• Don’t end the call until you have a clear understanding of why the candidate is interested in making a change, and what it will take to secure the move. And be sure to revisit this issue with the candidate throughout the process.
  • If the candidate hasn’t made a compelling case for change, don’t shy away from posing direct questions such as “Your company is the leader in our industry: why would you consider joining us?” or “Why would you leave a firm that has provided you such good career and compensation progression?”
  • On the pivotal topic of compensation, shift the burden to the candidate. Ask: “Do you feel your employer compensates you fairly?” (and follow up with “Why/Why not?”). Play to your company’s strengths with questions such as “Do you feel your company effectively rewards good performance?” or “Does your current firm encourage career advancement in a structured way?”
  • Explore whether the candidate has sought other people’s perspectives. Ask questions such as “What does your family think about relocating to Austin?” or “Have you sought any advice about the prospect of changing jobs?”

Finally, ask if the candidate has been inquiring about “inside” opportunities with the current employer that meet their career objectives. (If not, you have a counteroffer waiting to happen.)

Interviewing

Once the candidate is ready to meet your interview team, take time to prepare the interviewers:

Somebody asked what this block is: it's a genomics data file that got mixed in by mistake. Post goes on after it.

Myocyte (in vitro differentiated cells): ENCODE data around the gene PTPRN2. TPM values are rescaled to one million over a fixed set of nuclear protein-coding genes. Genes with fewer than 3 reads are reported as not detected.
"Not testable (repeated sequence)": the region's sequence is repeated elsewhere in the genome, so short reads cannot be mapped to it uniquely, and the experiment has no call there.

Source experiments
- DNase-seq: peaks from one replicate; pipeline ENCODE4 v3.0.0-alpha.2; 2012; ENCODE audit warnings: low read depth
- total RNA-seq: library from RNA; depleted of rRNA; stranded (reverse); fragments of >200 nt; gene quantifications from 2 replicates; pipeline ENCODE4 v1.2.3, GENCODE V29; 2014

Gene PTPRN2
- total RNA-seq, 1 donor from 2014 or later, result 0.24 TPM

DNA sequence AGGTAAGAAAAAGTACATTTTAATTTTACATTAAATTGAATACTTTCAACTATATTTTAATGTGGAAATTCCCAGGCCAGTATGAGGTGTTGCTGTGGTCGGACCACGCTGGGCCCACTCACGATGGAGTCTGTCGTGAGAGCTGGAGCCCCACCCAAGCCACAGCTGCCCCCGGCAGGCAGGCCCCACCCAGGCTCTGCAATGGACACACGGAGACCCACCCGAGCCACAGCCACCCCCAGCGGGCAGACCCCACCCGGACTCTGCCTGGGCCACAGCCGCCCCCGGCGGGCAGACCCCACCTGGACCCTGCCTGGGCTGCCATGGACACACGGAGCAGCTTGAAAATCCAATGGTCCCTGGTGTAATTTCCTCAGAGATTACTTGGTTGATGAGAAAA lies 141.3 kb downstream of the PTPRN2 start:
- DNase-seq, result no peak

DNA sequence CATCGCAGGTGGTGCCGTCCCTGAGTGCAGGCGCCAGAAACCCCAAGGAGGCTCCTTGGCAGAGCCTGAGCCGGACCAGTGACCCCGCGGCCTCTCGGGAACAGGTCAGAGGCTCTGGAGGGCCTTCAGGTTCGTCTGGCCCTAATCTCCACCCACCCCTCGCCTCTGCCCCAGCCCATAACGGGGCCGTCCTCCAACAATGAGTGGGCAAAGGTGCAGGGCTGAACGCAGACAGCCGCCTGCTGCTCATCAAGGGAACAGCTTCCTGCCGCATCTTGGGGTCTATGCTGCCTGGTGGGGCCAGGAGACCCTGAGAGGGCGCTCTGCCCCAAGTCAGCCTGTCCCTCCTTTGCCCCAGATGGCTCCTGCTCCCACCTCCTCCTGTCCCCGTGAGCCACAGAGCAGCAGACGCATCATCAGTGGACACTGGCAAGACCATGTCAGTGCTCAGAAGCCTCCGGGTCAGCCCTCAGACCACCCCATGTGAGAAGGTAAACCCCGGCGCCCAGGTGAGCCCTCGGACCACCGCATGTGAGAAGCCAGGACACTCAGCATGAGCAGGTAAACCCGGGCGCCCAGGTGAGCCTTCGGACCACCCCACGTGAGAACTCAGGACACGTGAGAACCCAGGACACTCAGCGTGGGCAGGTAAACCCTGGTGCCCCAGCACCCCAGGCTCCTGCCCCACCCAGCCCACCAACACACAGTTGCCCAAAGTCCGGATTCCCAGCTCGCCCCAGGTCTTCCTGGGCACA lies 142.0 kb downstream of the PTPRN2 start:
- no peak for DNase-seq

• Assign each member of the team one or more of the selling points from your employment value proposition. This will give the candidate a rounded view of your company.
  • Tell the interviewers what you’ve discovered about the candidate’s motivation, and encourage them to discuss it further with the candidate.
  • Prompt the interviewers to address potential deal-killers. An in-person reaction to a question such as “What might your current company do to keep you?” is invaluable.

Perspectives and impressions can evolve. Check in often with the candidate throughout the interview process, to make certain the role matches the candidate’s professional, financial, and personal goals.

Offer Development

As you prepare a formal offer, avoid unwanted surprises by thoroughly outlining their current compensation in greater detail than you may have done earlier in the process. Take note of anything the candidate might consider remuneration: pay, benefits, parking, stock, perks, and the like.

Conversely, identify anything the candidate might consider a financial sacrifice or takeaway: additional commuting costs, taxes or distances, waiting periods for benefits, potential “paybacks” for leaving an employer, etc. Even if you don’t make up for everything, the candidate needs to know that your offer is based on a thorough analysis of all available information.

Finally, before you test-close the candidate, check with the hiring manager to get a clear understanding of how far they are willing to stretch the scope of the role, compensation, and any other issues that might matter to this particular individual.

Test-closing

Test-closing offers a final opportunity to eliminate unwanted surprises, while creating a “cushion” between the candidate’s expectations and your offer. Advise the candidate that your firm extends offers only when there are no open issues, and the candidate is fully prepared to make a decision.

Focus the candidate on the non-financial components of your offer. Remind the candidate they already know most of the offer — the company, the job, the opportunity, and co-workers. Take the candidate back to the motivations you discussed during the phone interview, and reaffirm that this role represents the best opportunity for career growth.